The ancient parish of Tooting Graveney was the smallest parish in the county of Surrey. And we have an account from 1884 of the boundaries of the parish and the properties you would pass when beating the bounds. So 134 years later, we are going to beat the bounds of Tooting Graveney. We won’t be borrowing half a dozen young schoolboys to undertake the more perilous parts of the walk, which the vestry did in 1884. Nor will we be beating the five remaining Parish Boundary markers with willow fronds. But we will stop at the older buildings of interest, the boundary posts, and perhaps one or two hostelries. And catching a glimpse of Tooting growing from a small rural village in Surrey to the expanding suburb of London it had become by the end of the nineteenth century.
We are doing the 6 mile walk on Saturday 14th July, meeting at 11am at Amen Corner at the junction of Mitcham Road and Southcroft Road.
Beating The Bounds of Tooting Graveney
What have Harringtons Pie and Mash shop in Selkirk Road, Furzedown Recreation Ground, the Victorian Post Box in Church Lane at the entrance to Hawthorn Crescent and Fircroft School got in common?
They have all been approved for addition to the local list of historic buildings and items drawn up by Wandsworth Council and approved at Committee this week. Tooting History Group Committee members spent many hours surveying, compiling and submitting buildings and other historic items of interest for consideration by Wandsworth. Although local listing doesn’t have the same statutory force as listing by Historic England, it will have to be taken into account when planning applications are considered.
You can view the full local list for the whole borough here.
You can view the full Council Committee report here.
Defoe Chapel, 19,Tooting High Street
The Gables, 107-109, Longley Road, Tooting.
These Tooting landmark buildings; Defoe Chapel in Tooting High Street and The Gables, Longley Road, have also been added to the local list.
The latest planning application for the RACS building in Upper Tooting Road will be decided by Wandsworth Planning Committee next Tuesday. The 1920’s facade of the building will be retained but the proposal includes a 96 bedroom hotel and 41 residential flats. The full summary of the proposal reads:
“Demolition of the existing buildings, with the retention and restoration of
the RACS building facade and redevelopment of the remainder of the
site to provide a part single/part four/part five-storey building to provide
up to 2,105sqm of flexible floorspace at ground level for retail, financial
and professional services, restaurant, pub and bar (Classes A1-A4)
and 173sqm floorspace for community use (Class D1/D2); a 96-
bedroom hotel (Class C1); 41 residential units (comprising 9 x 1-
bedroom, 29 x 2-bedroom and 3 x 3-bedroom units); associated car
parking for 45 cars (including 29 spaces for public use), 124 cycle
parking spaces, servicing areas and landscaping. ”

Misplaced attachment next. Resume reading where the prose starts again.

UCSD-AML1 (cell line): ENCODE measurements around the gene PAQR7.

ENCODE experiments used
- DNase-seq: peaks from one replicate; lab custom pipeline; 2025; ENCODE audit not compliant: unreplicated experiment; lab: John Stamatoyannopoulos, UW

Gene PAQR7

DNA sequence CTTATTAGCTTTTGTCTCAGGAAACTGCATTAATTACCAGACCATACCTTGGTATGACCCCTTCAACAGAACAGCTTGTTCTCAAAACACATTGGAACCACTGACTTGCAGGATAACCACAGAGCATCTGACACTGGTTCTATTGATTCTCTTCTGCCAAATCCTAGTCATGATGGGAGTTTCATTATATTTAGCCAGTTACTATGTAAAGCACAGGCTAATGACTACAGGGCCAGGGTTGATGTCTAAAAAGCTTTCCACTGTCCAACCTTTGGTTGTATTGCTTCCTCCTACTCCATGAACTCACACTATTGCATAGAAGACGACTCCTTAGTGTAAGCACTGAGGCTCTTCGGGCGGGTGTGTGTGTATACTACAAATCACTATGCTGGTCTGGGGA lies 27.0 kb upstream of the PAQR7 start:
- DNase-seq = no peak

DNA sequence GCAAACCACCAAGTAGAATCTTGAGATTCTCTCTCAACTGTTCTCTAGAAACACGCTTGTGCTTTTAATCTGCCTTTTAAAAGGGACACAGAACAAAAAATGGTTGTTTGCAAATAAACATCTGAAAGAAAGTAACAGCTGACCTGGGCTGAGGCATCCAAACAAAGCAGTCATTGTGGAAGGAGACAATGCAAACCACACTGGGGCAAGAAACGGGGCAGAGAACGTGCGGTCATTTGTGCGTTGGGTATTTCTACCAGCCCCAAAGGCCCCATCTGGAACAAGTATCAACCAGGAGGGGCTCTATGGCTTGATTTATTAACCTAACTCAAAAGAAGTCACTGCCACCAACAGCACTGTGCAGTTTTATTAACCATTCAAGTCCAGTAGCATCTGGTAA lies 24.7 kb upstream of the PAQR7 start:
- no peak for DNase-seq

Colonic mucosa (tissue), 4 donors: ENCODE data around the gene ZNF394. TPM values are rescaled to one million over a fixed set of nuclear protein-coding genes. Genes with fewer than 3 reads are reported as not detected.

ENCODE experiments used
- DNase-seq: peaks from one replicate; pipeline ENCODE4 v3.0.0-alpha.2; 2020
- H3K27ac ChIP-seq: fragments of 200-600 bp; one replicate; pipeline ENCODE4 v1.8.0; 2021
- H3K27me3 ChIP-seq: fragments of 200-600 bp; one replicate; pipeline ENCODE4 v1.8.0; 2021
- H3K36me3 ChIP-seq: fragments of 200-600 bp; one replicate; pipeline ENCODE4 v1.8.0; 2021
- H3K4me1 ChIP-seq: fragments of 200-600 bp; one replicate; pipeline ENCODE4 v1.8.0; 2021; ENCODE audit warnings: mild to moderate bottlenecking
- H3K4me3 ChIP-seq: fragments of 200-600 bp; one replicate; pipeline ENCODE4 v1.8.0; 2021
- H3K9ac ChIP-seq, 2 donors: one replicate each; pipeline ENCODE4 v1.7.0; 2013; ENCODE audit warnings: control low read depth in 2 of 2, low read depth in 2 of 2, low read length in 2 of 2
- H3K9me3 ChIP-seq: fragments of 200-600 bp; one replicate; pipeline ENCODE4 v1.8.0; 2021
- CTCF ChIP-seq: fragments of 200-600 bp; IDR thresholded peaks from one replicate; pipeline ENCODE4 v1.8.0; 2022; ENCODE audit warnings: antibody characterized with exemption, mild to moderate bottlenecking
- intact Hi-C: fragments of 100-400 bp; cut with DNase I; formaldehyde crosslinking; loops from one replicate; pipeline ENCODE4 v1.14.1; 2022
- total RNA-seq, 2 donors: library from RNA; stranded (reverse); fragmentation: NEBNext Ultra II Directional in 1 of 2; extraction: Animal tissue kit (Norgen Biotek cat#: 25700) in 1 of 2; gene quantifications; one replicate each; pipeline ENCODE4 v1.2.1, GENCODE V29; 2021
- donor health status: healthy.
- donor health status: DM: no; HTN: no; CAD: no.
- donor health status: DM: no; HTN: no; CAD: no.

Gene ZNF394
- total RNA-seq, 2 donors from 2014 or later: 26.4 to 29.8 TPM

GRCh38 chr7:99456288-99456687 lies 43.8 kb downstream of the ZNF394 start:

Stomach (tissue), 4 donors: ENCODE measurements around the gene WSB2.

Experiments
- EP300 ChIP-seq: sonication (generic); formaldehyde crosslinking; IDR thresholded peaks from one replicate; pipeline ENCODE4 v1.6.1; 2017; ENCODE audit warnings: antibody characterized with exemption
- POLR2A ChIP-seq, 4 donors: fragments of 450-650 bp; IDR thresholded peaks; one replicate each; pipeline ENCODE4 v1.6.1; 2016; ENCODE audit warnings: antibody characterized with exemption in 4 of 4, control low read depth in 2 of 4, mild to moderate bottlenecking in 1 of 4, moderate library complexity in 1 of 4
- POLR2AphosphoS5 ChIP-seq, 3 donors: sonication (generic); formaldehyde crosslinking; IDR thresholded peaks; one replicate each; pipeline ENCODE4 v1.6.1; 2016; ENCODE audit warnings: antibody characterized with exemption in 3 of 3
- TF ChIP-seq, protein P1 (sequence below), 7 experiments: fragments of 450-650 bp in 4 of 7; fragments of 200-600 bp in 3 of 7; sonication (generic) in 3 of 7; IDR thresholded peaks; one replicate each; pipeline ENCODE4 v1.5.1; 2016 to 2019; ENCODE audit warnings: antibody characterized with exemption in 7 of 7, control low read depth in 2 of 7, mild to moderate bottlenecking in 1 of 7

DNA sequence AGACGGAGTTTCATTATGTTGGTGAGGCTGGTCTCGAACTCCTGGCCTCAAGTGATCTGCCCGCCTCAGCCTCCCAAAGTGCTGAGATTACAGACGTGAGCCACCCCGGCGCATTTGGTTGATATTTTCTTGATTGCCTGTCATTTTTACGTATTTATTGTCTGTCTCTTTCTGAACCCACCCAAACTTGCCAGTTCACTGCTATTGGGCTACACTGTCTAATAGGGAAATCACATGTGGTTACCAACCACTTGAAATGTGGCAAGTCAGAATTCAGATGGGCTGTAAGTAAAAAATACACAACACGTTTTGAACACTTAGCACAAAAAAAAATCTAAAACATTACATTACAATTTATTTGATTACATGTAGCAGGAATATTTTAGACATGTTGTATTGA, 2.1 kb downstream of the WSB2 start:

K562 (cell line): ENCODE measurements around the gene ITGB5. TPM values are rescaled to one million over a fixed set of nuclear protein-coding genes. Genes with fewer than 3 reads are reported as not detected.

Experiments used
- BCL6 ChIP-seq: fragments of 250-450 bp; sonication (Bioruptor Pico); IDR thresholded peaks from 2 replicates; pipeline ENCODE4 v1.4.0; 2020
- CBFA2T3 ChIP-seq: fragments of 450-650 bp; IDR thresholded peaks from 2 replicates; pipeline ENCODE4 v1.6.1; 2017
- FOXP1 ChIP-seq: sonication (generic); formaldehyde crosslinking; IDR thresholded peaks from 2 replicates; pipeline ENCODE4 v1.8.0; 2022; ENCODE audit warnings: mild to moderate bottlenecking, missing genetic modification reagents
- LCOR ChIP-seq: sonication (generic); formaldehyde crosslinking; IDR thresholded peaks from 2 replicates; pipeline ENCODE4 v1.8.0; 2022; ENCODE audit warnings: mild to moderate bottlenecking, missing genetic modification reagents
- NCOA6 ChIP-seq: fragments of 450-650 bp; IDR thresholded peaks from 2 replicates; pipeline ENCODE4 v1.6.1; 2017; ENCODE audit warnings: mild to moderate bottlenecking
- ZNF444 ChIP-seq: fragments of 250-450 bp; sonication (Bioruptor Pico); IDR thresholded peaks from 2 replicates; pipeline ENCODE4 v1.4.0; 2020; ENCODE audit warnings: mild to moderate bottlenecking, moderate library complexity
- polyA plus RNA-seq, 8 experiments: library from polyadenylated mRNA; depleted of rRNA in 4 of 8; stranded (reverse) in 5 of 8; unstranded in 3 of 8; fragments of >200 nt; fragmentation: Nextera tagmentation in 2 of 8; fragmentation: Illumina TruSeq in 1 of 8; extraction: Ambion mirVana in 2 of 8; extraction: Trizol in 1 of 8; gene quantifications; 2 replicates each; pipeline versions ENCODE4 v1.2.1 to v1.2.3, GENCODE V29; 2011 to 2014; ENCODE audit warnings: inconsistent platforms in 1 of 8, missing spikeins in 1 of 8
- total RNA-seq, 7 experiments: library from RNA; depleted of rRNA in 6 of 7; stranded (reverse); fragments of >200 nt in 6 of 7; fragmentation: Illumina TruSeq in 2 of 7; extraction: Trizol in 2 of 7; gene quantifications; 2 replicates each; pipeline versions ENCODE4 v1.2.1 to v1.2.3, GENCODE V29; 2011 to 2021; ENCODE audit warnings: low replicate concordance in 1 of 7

You can read the full (47 page) Wandsworth Council report here.
Proposal For RACS Building In Upper Tooting Road
Poster For July 2018 Meeting
Dr Samuel Johnson was a regular visitor to the Streatham Park Estate next to Tooting Bec Common where he met with Mrs. Hester Thrale and her circle. He had his own room set aside and would drink up to 23 cups of tea a day. But what did they talk about? Come to our July meeting and find out.
Dr Cassie Ulph from Bishop Grosseteste University, Lincoln, will be talking about “Mrs Thrale and Dr Johnson: The Strange Story of the Mistress of Streatham Park and man-of-letters Dr Johnson” at our next meeting on July 10th at 7.30pm. Venue details here.
Sadie Crawford, Tooting-born jazz musician will be celebrated on Saturday with a plaque unveiling on Fountain Road. The youngest of seven children, Sadie was born Louisa Harriet Marshall on 27 December 1885. She became a jazz saxophonist and dancer and toured throughout Europe. In 1930, she moved to the US. The unveiling, organised by Summerstown182, will be at 2pm, followed by a jazz parade to St. Mary’s Church, Summerstown. More details of Sadie Crawford here.
Poster For Sadie Crawford plaque unveiling
30 people joined Tooting History Group members on a walk around Tooting Common as part of the Wandsworth Heritage Festival last Saturday. We highlighted the recently restored fountain, Second World War events, the Lido and fossilised Tree, and Dr Samuel Johnson’s connections with the Common amongst other points of interest.
Janet Smith,our Chair, relating the history of the refreshment hut on Tooting Bec Common, June 9 2018. Photo Andrew Cordani
Philip Bradley tells a tale of how a crowd ripped up the fencing put up by the Lord of the Manor of Tooting Graveney. THG Walk on 9 June 2018. Photo Andrew Cordani.
Cynthia Pullin tells the story of how the newly restored fountain came to be on the Common. THG Walk 9 June 2018. Photo Andrew Cordani.
Paul Gander tells how the Second World War impacted on Tooting Commons with both rockets descending and ascending. THG Walk 9 June 2018. Photo Andrew Cordani.
Join Neighbourhoodnetworks.sw17 on the Balham to Tooting Bec Trail on Tuesday June 19th at 6.45 pm
Download the podcast – bring your headphones and enjoy this interactive local walk.
Meet us outside Irene House (next to St Mary’s church, by Balham Tube Station). Stop at the Wheatsheaf (or you can go on back to Balham to finish the trail)
Podcast; access from www.neighbourhoodnetworksw17.org.uk or
https://soundcloud.com/bttb-trail/the- complete-trail or on iTunes
We wil have the maps or pick up at local shops or Balham library. #balhamtootingtrail on Instagram and Twitter